Subject: Re: NCR Driver Problems
To: None <>
From: Brad Walker <>
List: current-users
Date: 01/24/1996 23:06:39
> From owner-current-users@NetBSD.ORG Wed Jan 24 22:35 PST 1996
> Date: 24 Jan 1996 22:23 +0100
> From: (Christoph Badura)
> To: current-users@NetBSD.ORG
> Subject: Re: NCR Driver Problems
> Kridle, R., and McKusick, M., "Performance Effects of Disk Subsystem
> Choices for VAX Systems Running 4.2BSD UNIX", CSRG, Dept of EECS, UCB
> technical report #8, 1983
> >And it is worth mentioning that this is paper is
> >most likely quite a few years old. Before current technology.
> I don't think someone has invented a way for disk controller firmware
> to divine the optimal execution order of requests in the last 13
> years.

I don't mean to be nitpicking and I'm certainly not interested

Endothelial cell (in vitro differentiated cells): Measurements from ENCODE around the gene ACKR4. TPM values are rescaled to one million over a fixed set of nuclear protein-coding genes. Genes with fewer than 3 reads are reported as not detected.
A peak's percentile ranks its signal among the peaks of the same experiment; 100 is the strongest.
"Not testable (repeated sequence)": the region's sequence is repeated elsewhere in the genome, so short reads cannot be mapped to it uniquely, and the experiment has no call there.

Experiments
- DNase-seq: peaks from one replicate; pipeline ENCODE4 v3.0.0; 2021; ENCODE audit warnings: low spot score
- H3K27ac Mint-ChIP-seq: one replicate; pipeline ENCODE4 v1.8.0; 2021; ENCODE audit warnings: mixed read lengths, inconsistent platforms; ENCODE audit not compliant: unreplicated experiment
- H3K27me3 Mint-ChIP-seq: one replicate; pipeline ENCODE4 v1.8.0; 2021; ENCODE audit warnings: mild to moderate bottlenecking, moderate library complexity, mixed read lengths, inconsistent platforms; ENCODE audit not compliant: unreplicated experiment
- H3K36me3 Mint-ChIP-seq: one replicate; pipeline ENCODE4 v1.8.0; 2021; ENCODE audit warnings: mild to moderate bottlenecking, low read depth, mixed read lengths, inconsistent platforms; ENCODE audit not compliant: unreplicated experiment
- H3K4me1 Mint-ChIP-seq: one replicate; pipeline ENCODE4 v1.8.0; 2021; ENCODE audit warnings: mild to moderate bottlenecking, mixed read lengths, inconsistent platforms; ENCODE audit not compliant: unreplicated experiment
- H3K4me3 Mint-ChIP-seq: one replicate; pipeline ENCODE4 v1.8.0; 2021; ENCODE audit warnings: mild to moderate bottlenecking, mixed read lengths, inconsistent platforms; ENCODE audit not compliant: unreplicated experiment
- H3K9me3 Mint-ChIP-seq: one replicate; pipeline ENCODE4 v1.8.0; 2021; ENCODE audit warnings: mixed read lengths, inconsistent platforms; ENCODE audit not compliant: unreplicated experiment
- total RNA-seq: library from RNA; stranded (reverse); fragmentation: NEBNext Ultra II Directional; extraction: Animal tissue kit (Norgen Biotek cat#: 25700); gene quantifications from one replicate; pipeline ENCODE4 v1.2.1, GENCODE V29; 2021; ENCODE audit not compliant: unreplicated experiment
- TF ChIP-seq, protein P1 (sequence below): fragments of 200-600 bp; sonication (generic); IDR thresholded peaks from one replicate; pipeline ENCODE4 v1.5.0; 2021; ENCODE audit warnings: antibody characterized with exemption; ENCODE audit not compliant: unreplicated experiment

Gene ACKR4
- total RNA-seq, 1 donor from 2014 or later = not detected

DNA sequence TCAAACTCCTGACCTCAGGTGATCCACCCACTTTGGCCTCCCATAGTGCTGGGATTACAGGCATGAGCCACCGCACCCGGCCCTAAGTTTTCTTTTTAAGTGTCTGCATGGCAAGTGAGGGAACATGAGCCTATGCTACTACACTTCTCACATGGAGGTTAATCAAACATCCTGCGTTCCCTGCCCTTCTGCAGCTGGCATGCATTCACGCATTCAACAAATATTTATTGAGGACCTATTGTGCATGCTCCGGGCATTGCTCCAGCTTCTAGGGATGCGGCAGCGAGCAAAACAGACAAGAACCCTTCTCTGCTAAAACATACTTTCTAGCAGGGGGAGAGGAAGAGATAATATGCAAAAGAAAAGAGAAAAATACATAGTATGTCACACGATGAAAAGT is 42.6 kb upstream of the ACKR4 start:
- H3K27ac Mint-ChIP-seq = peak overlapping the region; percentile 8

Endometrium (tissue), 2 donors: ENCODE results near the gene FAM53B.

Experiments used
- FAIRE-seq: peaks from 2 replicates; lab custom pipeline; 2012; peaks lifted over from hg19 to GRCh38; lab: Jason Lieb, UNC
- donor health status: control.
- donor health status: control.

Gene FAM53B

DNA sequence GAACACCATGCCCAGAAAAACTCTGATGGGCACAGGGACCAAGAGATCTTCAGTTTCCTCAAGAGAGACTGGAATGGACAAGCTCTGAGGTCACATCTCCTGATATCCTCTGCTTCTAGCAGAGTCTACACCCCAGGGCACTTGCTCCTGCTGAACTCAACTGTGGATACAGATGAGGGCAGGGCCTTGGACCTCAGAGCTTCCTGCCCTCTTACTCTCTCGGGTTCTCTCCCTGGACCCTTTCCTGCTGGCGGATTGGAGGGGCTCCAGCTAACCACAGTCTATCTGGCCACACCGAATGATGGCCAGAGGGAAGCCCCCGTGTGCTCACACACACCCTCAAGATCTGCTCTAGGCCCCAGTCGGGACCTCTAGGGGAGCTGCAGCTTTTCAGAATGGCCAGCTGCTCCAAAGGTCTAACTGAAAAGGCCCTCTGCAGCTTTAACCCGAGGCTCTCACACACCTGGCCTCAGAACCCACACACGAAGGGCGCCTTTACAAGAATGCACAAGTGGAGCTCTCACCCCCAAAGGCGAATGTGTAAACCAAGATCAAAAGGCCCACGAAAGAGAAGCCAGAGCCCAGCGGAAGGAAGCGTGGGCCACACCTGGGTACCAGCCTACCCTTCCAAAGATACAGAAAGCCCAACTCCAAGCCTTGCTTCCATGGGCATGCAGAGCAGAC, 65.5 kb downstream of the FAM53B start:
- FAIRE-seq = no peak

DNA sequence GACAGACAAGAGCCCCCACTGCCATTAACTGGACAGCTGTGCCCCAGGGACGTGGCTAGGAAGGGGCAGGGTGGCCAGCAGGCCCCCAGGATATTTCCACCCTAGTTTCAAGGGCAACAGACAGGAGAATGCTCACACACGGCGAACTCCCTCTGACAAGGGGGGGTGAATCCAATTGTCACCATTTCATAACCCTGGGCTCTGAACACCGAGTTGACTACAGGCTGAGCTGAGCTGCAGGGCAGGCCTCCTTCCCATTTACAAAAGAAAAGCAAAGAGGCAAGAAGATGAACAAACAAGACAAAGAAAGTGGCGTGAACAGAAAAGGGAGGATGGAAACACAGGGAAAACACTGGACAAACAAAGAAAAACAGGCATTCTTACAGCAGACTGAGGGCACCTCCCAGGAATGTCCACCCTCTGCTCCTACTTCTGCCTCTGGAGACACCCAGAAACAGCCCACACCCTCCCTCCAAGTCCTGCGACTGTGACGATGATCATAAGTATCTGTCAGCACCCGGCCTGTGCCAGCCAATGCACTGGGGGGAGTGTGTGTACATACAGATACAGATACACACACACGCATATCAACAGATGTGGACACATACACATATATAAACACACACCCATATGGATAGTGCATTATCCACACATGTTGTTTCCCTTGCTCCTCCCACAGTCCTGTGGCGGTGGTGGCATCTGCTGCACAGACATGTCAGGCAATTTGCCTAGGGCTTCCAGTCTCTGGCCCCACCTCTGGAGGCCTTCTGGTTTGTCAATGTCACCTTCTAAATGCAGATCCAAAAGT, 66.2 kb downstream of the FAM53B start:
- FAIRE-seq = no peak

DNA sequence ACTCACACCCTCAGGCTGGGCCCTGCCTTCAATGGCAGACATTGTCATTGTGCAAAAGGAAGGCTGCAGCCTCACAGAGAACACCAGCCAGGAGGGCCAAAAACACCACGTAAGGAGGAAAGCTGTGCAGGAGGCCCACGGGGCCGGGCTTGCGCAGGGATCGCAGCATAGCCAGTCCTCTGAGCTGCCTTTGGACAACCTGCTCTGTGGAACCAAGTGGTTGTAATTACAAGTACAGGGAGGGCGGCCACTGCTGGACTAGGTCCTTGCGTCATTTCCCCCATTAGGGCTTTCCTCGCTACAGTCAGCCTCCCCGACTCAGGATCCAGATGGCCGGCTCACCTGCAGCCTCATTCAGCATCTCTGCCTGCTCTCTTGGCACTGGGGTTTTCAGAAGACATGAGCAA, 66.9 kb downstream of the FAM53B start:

is starting an e-mail war. And I don't mean anything person by

But, doesn't it seem that 1983 is a little out-dated in terms of
technology? There is current technology that can re-order the execution
of command so as to optimize actuator head seeks. Also, this doesn't
necessaryly have to do with disks either. You might have a big disk
farm with slow storage and lots of ram. The files migrate between the
ram and slow storage depending on use. There is a company in
Massachusetts that does this. Tagged-commands would be perfect for

And disksort() can break down when one has things where the disk drive
geometry is changes depending on where the head is positioned. For
example, disksort() has an idea about a virtual drive geometry. But
comtemporary SCSI drives use something called Zone Bit Recording. This
means that the outer cylinders have more sectors on them. So now what
you have is a situation where the OS's virtual idea of the disk is
different from reality where tracks can have variable number of sectors
on them.

Hope this cleared up what I was thinking when I wrote my last e-mail.

-brad w.